Ariana Grande is NOT Responsible For What Her Ex-Boyfriend Did With His Life

Whether you agree with me or not, the title sums up the truth of this situation.

I admit that I know almost nothing about Ariana Grande besides her name, which I hear fairly often. I do know she’s had a shitty couple of weeks, but what I want to focus on today is her current ordeal: Being shamed for the death of her ex-boyfriend of two years.

So who is this ex-boyfriend? I had to look this up, but his name was Mac Miller, and he was also an entertainer with a fan base. Yesterday, at the age of 26, Miller was found dead in his California home from a drug overdose. Grande and Miller had dated from 2016 until May 2018, and his struggle with sobriety was notably a major cause of the dissolution of their relationship. Grande is 25 years old.

close up of open book
Photo by abd ulmeilk majed on Pexels.com

While taking drugs is a choice, when it turns into addiction, it stops being about simply not taking drugs anymore; it is a major psychological and physiological issue that requires a lifetime of support to truly overcome. Let me just put that out there. I’m not insinuating that Miller was choosing to continue with his addiction or that I think overcoming addiction is a simple, straightforward path.

Having said that, the partners in any situation that involves addiction go through all kinds of hell. Plenty of relationships fall apart due to the stress of the situation, and this particular relationship was one of those. It’s not unique. Unfortunately, some months after the breakup, the partner who lived with addiction ended up succumbing to the disease. I’m not going to speculate why that happened, or whether there was enough access to resources, and all that – I think everyone in the USA knows that there are never enough resources to help with any problem like this, partially due to the stigma, and because certain members of society would rather fund themselves than support other folks BUT I DIGRESS.

What I hate about the death of Mac Miller is the reaction of many fans, who have turned on Ariana Grande, blaming her for what happened. Again, this is not unique. It’s fucked up and wrong, but not unique. There is this idea that women are expected to fix broken men. Some women exclusively go for the type of men who seem to need “fixing”. I once worked with a woman who was attracted to her “bad boy” now-ex husband, who was taking drugs and having numerous affairs, because she thought she could change him. Spoiler alert: She could not. And it took her many, many years of unhappy marriage to finally come to that conclusion.

When Grande and Miller began dating, she was 23 years old. No matter which way you slice it, that is very young to work through both her own baggage and somebody else’s. Of course, every human being is problematic and has their own bullshit they drag along, and I’m not saying that people should either expect their partners to be perfect or ignore/not help them through their struggles. It makes a lot of sense that she would be supportive through her partner’s challenges. But, again, she was 23-25 years old during their relationship, and addiction carries a lot of heavy baggage for the partner who is at an age where she is trying to figure out her own life. If the struggle of supporting Miller through his addiction/recovery was too much for her to handle, there should not have been any shame in her separating herself from the relationship. No one should feel obligated to stick with a partner at the cost of their own mental, emotional, financial, or physical health (and, once again, I have no idea what the specifics of their relationship were like, as I only just found out the guy’s name today, and I also couldn’t care less about that kind of shit).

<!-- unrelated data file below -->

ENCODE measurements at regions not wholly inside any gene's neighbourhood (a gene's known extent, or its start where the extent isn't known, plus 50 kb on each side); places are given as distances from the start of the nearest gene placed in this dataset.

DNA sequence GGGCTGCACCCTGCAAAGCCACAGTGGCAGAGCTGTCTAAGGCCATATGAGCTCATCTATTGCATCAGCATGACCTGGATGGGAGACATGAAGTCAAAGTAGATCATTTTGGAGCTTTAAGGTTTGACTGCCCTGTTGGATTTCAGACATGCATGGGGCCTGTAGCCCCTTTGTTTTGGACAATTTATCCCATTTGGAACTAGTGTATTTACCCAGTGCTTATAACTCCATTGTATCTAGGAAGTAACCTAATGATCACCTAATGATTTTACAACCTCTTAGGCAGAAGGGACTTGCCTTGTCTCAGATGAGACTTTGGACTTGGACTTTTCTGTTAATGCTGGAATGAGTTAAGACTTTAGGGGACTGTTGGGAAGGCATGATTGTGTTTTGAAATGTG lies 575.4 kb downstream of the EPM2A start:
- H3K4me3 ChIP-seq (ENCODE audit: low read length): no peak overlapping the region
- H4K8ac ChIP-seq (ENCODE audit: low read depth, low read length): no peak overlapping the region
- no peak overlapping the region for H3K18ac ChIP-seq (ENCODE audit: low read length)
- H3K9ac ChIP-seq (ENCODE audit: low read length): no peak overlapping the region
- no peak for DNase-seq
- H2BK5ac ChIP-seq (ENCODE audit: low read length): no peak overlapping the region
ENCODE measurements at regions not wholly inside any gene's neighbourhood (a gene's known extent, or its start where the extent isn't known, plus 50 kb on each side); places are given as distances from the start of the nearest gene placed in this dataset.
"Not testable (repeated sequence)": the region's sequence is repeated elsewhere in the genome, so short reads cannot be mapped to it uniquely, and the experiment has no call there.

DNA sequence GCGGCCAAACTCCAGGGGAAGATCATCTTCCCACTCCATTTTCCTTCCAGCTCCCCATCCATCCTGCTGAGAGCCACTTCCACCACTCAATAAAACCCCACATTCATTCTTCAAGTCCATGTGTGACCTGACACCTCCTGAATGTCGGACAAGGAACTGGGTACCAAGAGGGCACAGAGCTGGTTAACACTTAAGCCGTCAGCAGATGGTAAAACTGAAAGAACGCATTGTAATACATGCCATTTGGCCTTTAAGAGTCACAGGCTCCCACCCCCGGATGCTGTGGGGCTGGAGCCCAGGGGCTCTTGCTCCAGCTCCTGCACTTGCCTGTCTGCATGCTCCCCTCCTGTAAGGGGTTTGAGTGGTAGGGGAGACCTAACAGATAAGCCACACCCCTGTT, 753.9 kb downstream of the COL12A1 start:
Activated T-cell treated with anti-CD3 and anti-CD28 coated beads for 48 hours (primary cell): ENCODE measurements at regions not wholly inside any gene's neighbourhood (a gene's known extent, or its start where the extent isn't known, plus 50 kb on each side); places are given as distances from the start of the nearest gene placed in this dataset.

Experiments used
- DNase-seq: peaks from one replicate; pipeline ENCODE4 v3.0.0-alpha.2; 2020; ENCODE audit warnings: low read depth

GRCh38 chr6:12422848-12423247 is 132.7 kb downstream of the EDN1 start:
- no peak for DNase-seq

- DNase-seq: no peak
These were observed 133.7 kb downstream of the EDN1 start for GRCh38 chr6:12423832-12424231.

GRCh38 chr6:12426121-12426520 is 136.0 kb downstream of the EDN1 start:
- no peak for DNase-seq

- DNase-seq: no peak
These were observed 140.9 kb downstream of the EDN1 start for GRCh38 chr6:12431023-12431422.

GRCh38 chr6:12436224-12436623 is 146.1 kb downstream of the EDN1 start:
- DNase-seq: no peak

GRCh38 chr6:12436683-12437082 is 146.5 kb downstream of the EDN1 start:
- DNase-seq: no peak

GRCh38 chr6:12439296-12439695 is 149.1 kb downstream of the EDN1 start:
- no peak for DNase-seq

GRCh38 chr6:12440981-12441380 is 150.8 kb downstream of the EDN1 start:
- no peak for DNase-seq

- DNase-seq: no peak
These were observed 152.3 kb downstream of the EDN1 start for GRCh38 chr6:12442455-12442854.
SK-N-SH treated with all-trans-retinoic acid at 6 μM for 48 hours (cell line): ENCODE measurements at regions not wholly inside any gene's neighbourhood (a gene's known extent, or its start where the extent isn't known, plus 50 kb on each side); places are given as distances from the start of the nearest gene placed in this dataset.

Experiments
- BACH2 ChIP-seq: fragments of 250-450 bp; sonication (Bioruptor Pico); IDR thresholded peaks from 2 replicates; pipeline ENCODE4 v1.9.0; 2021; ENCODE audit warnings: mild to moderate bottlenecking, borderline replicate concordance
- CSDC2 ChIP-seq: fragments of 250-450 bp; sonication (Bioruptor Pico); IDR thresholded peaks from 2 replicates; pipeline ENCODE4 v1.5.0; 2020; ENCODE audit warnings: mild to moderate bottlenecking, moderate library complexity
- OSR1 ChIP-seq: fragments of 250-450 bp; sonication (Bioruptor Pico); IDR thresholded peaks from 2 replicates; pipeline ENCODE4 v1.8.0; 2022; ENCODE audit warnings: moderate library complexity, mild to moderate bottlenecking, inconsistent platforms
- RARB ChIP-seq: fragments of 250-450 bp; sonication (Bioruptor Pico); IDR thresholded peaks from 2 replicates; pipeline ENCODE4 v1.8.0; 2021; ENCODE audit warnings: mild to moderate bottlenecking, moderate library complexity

Currently, Grande is being verbally attacked by people who think she is to blame for Miller’s untimely demise. Somehow, she was not good enough as a partner, or her choosing to move on from the relationship was the cause of the overdose. None of those things, however, are true. Miller is the one whose responsibility it was to take care of himself and work on his recovery. His addiction is what killed him, not his ex-girlfriend’s choice to leave after two years.

I feel very strongly about this because, as I said, it seems to be some kind of expectation that women can and ought to magically fix whatever problems their male partners have. No matter what a man may do in a relationship, somehow it always comes around to it being the “fault” of the woman. And ladies? Let’s drop this shit. These men are grown-ass adults. At what point should they take responsibility for themselves? If a woman struggles with addiction, does anybody ever point a finger at her boyfriend or husband? Why do we hold ourselves accountable for our own actions but give men a break? Do you see how ridiculous this sounds? Because it is.

If you’re one of the people who believe that Ariana Grande is even the slightest bit responsible for Mac Miller’s fatal drug overdose: You’re wrong. Be upset at addiction. Be upset at the lack of resources and support for people with addiction. Be upset that there is a drug problem in this country that nobody seems to want to take responsibility for or want to eradicate (outside of you awesome grassroots recovery organizations, many of which are founded and run be former addicts). Be upset that it was easier for Mac Miller to reach for drugs than it was to reach for HELP. But don’t be upset at a young woman who broke up with her boyfriend. It was never her job to cure him.

Finest Nerd Czarina, resident news-hater, signing out~

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